A command injection is an exploit of a system weakness to gain access to the system for the purpose of executing malicious code, harvesting user data, and engaging in other activities. While there is a potential for a command injection to be benign in nature, usually it is not, and it can present a significant security threat. There are a number of workarounds designed to prevent this activity in computer systems.
One of the most common points of vulnerability for a command injection is a form, either on a web page or in a computer system. Forms allow people to input data and are then processed by the system. If there are no constraints on the type of data entered into the form, it is possible for people to input computer code that the system will read and execute. Forms on webpages may also convert the input to display to other users, exposing other people to code as well; for example, someone could leave a malicious script in the comments on a website.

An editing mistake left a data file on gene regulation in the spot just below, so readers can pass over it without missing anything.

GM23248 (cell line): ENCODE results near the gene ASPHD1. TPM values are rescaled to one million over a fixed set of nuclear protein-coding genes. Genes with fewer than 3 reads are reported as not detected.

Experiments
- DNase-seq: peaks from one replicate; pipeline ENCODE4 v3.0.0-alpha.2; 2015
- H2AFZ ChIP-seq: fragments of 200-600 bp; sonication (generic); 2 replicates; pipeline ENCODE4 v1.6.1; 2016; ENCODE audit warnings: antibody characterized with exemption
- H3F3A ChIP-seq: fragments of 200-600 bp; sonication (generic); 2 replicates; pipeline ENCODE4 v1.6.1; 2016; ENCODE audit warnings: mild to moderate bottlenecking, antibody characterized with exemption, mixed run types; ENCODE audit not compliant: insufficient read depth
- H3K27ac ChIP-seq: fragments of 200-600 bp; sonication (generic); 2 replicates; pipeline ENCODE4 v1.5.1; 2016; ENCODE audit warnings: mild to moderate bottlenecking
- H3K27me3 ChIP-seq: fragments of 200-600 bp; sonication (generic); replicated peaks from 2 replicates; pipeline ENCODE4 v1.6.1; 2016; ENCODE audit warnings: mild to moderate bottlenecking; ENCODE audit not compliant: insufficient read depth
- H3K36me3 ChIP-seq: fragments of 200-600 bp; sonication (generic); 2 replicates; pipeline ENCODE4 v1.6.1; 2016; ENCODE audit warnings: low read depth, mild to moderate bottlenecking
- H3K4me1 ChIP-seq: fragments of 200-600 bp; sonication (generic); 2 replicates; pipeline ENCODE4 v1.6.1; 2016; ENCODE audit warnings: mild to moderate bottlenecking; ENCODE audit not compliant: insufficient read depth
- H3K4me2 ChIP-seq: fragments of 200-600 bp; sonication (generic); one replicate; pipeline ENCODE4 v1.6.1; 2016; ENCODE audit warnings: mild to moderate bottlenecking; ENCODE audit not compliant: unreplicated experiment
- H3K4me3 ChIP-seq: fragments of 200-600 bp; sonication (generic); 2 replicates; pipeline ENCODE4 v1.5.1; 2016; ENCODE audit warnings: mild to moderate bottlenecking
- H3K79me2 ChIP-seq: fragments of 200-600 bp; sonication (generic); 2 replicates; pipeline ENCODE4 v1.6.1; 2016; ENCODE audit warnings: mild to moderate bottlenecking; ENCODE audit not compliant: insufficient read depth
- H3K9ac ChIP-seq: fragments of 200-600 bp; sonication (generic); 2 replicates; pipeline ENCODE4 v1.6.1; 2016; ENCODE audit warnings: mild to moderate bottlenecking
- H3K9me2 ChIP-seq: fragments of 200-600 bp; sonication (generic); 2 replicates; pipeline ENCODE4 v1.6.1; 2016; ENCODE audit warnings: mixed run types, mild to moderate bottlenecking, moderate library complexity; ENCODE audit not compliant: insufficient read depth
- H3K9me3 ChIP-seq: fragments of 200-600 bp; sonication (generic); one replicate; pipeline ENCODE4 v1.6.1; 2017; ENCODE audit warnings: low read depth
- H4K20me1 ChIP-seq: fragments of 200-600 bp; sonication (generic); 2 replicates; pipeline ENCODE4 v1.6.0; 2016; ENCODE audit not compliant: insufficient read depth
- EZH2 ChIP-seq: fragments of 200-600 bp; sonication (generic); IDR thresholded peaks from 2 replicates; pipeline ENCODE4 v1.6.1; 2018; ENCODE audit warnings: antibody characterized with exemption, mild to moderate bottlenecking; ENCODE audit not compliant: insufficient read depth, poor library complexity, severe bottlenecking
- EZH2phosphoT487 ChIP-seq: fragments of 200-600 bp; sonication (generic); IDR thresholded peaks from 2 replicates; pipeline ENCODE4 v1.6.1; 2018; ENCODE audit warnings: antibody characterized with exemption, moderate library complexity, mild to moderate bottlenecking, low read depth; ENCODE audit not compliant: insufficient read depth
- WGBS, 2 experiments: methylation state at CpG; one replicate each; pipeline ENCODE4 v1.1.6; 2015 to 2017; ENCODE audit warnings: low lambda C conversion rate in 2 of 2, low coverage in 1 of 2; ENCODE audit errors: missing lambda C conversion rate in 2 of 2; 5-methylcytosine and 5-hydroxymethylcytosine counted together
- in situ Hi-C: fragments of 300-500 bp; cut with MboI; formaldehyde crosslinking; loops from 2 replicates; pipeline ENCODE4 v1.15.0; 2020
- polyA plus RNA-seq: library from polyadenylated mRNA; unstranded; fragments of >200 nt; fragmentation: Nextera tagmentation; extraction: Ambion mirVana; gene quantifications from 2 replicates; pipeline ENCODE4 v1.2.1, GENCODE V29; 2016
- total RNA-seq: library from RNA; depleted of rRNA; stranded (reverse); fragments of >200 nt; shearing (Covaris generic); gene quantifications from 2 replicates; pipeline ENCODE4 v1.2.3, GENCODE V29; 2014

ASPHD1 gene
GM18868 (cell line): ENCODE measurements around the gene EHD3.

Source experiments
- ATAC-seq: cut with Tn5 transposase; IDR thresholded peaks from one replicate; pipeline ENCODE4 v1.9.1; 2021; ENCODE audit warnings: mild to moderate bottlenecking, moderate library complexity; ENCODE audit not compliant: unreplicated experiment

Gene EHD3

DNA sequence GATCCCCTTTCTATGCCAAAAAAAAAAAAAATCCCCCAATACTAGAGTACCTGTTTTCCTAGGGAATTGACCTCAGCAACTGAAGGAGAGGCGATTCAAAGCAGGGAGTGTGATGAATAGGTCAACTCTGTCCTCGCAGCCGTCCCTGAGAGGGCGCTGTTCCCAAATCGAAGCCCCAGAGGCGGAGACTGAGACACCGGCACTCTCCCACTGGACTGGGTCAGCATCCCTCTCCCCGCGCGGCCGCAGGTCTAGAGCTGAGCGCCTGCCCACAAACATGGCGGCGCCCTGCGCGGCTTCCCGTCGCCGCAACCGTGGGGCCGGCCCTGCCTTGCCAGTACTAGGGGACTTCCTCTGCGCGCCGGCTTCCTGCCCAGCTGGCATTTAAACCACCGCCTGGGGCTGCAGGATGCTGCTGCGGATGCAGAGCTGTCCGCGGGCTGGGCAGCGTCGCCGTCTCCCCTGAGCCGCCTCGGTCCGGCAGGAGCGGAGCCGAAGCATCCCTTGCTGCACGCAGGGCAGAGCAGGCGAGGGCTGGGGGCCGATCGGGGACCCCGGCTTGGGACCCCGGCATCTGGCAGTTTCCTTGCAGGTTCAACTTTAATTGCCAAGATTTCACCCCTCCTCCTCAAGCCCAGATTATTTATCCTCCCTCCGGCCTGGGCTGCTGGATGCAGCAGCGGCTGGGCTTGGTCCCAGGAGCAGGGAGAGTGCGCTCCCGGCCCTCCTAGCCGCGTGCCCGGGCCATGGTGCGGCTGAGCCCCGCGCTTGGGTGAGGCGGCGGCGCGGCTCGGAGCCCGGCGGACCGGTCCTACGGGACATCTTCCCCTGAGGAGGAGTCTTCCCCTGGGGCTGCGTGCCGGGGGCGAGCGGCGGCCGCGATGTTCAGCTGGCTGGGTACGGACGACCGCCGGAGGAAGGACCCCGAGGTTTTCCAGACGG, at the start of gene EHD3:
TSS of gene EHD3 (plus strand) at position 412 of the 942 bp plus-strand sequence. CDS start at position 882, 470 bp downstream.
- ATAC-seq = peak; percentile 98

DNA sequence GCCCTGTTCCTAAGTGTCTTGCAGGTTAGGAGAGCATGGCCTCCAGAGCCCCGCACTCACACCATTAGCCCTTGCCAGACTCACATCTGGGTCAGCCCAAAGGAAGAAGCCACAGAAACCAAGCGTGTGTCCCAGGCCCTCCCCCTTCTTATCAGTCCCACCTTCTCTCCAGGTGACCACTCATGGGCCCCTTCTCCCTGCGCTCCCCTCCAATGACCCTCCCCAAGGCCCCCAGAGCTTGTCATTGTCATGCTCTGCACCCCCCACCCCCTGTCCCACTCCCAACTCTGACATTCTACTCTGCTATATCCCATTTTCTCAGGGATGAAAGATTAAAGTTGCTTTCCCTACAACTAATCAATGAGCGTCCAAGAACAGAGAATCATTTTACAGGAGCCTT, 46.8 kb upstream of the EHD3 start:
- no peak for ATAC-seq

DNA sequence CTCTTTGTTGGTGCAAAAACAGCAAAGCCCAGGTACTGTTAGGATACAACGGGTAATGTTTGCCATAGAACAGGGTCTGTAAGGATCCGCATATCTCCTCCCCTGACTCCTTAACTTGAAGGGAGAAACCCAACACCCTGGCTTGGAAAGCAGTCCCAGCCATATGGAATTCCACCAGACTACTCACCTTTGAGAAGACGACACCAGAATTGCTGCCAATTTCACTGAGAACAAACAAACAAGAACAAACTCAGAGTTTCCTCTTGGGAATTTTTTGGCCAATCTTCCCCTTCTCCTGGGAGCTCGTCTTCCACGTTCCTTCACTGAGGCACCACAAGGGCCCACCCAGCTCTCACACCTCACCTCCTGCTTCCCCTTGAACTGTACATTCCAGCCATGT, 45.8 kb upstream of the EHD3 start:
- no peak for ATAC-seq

When the code executes, it may do things like providing people with access to the backend of a computer system, including administrative access, and could also plant viruses and malware on a computer system. Command injections may be designed to spread themselves, as infected computers interact with uninfected computers over a network. They can spread very rapidly and may cause substantial damage along the way.
One way to avoid a command injection is to design forms and other inputs in a way designed to restrict what people can enter. On Internet comments, for example, there would likely be no legitimate reason for users to enter scripts, and the comment form could simply reject script, while still allowing HTML for markup and styling. Likewise, in a computer program, the input forms could refuse inputs of certain characters, preventing people from executing code in the form.
The potential risk presented by the command injection was first noted in the 1990s. Numerous designers have tackled the problem and come up with various ways to prevent or stop command injection attacks. Hackers have also attempted to develop their own workarounds, developing new and creative ways to execute code through weak points in a computer system. Some people develop new techniques out of purely academic interest and occasionally wreak havoc by accident when their research escapes into the wild, so to speak.